Under Cover of Bishop

Under Cover of Bishop

BryanSmith
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  • Middlegame

There are certain kinds of positions where one particularly well-placed piece leads the entire action, like a conductor in a symphony. We chess players always try to put our pieces in good places, but it is more difficult than it seems. A piece that looks good may not have any bearing on the real direction of the game. In fact, in most chess positions the pieces for both sides are placed “okay” – but when one piece is particularly bad or particularly good, it usually has a decisive impact on the game. 

Today we will see some games where the attack was watched over by a bishop which never moves but is undeniably the spiritual force of the attack. In fact, the main difficulty with obtaining this kind of bishop is not managing to put it on a long diagonal, unblocked with pawns; but rather making it relevant to the direction of the game and placing it in coordination with the other pieces. But when such coordination occurs, the results can be fantastic. Now let’s see…

 

Quite a tour de force! The bishop on b2 never moved, but it was watching over things the whole time, and it would be hard to deny that this was White’s key piece.

How many games have been won by black in the Dragon due to the influence of the dark-squared bishop? Thousands? Millions? Here is one I played a while ago in a random small tournament in New York City. After this game I couldn't finish the tournament because the person who had promised that I could stay with him in Brooklyn instead was gambling in Atlantic City! So I wandered around the city all night and took the train home at 4 AM.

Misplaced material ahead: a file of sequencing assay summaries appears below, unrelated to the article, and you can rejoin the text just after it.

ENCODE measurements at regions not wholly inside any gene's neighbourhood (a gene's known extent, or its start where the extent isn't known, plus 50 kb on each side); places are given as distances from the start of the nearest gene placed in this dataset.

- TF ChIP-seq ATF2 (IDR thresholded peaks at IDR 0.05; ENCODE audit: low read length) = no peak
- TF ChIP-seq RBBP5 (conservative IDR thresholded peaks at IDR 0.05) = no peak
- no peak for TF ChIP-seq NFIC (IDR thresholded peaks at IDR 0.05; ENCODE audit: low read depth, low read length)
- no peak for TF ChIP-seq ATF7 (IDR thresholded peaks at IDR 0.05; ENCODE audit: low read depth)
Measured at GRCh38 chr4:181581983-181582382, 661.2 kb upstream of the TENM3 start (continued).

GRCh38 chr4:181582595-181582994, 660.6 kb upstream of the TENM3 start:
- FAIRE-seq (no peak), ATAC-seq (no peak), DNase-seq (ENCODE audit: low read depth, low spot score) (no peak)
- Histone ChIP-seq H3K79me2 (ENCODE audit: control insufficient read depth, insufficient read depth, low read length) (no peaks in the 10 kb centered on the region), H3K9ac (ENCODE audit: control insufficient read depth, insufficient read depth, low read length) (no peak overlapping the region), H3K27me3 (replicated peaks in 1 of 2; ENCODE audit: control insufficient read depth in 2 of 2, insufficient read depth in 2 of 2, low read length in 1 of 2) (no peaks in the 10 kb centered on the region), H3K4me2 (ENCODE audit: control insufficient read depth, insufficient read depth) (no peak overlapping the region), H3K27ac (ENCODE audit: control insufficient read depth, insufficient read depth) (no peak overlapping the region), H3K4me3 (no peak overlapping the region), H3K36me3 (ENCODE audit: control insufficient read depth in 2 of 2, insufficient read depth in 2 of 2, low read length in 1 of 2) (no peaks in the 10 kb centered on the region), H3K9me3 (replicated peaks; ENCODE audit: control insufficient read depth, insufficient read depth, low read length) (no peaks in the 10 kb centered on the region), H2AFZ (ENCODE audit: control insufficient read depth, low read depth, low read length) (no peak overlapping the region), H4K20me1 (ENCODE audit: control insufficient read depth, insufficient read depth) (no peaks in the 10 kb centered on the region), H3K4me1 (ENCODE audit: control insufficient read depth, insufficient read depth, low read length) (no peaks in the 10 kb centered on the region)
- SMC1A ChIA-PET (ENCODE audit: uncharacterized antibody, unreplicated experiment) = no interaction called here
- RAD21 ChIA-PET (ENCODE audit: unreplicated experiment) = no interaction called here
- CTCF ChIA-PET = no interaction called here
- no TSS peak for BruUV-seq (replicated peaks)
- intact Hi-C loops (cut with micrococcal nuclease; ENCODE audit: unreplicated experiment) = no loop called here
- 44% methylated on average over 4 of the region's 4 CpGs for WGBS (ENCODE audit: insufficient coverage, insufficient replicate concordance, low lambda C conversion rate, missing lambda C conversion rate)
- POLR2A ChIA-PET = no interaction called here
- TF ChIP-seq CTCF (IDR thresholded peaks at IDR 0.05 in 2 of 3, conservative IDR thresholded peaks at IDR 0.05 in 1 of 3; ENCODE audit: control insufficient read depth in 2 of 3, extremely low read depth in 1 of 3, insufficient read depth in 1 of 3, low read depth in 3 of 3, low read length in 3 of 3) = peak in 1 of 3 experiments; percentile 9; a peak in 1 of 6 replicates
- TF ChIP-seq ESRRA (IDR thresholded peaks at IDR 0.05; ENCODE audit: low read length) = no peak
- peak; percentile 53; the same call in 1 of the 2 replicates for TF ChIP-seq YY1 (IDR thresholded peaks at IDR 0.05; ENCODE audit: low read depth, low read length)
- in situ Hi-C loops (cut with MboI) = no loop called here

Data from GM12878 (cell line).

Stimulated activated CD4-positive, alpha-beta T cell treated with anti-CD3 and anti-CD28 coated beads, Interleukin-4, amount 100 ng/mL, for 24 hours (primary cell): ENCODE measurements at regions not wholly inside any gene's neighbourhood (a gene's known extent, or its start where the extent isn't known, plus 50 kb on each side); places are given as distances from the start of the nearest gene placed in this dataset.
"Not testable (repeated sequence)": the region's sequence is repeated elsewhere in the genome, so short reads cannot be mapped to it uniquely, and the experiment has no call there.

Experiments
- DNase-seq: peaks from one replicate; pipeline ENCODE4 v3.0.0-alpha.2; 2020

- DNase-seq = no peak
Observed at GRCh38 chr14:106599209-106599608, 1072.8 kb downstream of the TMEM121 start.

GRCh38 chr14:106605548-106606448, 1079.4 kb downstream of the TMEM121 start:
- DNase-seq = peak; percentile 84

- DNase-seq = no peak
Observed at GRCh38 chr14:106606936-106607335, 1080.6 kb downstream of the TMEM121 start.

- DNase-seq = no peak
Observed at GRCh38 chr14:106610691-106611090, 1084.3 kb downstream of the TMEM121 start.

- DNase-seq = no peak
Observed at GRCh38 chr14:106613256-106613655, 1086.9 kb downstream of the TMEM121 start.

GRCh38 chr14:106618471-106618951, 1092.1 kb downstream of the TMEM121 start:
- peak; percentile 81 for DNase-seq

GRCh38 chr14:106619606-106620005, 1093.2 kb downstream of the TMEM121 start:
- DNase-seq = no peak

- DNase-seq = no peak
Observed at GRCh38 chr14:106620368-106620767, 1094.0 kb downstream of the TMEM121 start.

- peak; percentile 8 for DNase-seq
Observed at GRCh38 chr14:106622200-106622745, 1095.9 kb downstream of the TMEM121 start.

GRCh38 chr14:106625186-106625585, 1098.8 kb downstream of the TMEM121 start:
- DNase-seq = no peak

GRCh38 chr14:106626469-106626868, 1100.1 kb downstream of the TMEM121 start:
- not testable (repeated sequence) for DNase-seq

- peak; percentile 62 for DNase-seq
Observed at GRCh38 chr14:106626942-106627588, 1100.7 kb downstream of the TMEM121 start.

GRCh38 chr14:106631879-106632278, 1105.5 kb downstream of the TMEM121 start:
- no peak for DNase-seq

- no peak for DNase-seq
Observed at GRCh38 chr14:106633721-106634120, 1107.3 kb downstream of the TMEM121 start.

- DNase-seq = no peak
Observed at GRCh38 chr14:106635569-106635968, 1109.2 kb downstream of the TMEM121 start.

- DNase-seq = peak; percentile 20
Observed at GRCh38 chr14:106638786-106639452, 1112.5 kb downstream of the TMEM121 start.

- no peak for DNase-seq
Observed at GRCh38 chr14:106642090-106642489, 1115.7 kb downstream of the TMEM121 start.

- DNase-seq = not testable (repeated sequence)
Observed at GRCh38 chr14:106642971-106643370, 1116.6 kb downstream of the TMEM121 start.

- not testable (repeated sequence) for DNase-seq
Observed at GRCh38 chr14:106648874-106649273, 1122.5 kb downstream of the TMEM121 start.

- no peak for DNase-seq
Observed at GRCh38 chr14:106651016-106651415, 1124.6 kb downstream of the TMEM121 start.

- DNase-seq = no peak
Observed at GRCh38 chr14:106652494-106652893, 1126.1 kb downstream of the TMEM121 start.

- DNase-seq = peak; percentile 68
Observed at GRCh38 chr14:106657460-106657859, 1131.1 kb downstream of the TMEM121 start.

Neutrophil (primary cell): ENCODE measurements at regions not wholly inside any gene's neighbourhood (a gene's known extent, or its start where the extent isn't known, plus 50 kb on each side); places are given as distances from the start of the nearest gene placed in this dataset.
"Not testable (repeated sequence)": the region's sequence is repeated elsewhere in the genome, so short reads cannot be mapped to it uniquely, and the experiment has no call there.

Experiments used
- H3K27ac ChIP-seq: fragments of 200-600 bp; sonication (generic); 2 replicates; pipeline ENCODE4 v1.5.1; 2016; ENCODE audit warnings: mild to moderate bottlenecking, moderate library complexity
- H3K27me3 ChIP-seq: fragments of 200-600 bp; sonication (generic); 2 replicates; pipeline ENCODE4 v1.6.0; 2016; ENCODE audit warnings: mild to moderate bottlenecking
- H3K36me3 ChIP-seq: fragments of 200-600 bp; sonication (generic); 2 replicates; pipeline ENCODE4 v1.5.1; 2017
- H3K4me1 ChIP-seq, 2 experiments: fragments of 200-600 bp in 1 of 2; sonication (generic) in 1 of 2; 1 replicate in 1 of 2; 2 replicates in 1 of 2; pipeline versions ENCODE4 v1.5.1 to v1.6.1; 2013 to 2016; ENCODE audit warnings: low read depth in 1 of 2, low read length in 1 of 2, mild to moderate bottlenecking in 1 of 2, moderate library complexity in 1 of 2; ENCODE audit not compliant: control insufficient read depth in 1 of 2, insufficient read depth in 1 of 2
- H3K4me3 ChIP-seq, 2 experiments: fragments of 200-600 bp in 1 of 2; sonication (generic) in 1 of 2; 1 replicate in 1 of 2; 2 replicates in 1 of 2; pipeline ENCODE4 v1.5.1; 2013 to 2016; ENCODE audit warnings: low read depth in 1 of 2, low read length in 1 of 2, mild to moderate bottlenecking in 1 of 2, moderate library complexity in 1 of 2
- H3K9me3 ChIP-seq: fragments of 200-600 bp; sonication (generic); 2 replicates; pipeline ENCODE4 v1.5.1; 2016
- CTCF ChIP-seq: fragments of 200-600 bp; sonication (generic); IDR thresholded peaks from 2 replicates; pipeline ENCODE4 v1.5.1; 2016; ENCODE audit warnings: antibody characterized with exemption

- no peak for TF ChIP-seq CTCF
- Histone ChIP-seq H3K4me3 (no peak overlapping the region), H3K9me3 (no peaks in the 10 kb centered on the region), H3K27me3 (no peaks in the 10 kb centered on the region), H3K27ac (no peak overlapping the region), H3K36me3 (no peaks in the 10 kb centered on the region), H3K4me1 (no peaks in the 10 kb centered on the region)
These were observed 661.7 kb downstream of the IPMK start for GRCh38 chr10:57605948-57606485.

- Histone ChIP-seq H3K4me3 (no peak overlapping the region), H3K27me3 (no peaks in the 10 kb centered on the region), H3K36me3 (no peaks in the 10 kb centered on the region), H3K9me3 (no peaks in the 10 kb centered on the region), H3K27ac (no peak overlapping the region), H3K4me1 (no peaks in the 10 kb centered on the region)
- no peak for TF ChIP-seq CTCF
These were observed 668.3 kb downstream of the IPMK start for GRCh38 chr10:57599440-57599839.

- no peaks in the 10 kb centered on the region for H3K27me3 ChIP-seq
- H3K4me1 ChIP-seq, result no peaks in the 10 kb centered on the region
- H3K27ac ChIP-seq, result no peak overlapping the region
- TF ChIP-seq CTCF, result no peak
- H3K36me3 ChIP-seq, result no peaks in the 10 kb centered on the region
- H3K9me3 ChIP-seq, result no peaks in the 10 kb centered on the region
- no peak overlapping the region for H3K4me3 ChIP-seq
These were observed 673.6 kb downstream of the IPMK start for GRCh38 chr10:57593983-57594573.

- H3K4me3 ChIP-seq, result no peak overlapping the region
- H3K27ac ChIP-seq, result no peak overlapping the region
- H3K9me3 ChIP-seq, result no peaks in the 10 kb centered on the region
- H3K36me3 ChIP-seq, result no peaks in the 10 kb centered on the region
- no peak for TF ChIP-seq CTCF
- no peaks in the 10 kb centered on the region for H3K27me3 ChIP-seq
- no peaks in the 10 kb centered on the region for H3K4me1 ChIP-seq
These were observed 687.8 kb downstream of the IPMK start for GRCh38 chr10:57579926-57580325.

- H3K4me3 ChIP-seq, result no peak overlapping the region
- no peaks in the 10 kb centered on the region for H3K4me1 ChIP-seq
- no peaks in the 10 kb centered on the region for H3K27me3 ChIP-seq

Just as in the first game, the bishop made just one move - ...Bg7. Yet it was the true force behind Black's play. 

Now you can solve some combinations where the main role is played by an all-powerful bishop:

 

 

 

 

Finally, we have the following position from the game Pomar-Larsen, Palma de Mallorca 1969. 

In the actual game, the move 19.Bc2 was played, and the game ended in a draw. According to GM Eduard Gufeld in his autobiography My Life In Chess, he found an amazing combination in this position. He wrote that he showed the position to Bobby Fischer, who was also able to find it. This spectacular combination fits well in with our theme, where the prelate "hidden" on b2 radiates enormous power on the kingside:

It makes you wonder what combinations are lurking in normal-looking positions, still undiscovered!

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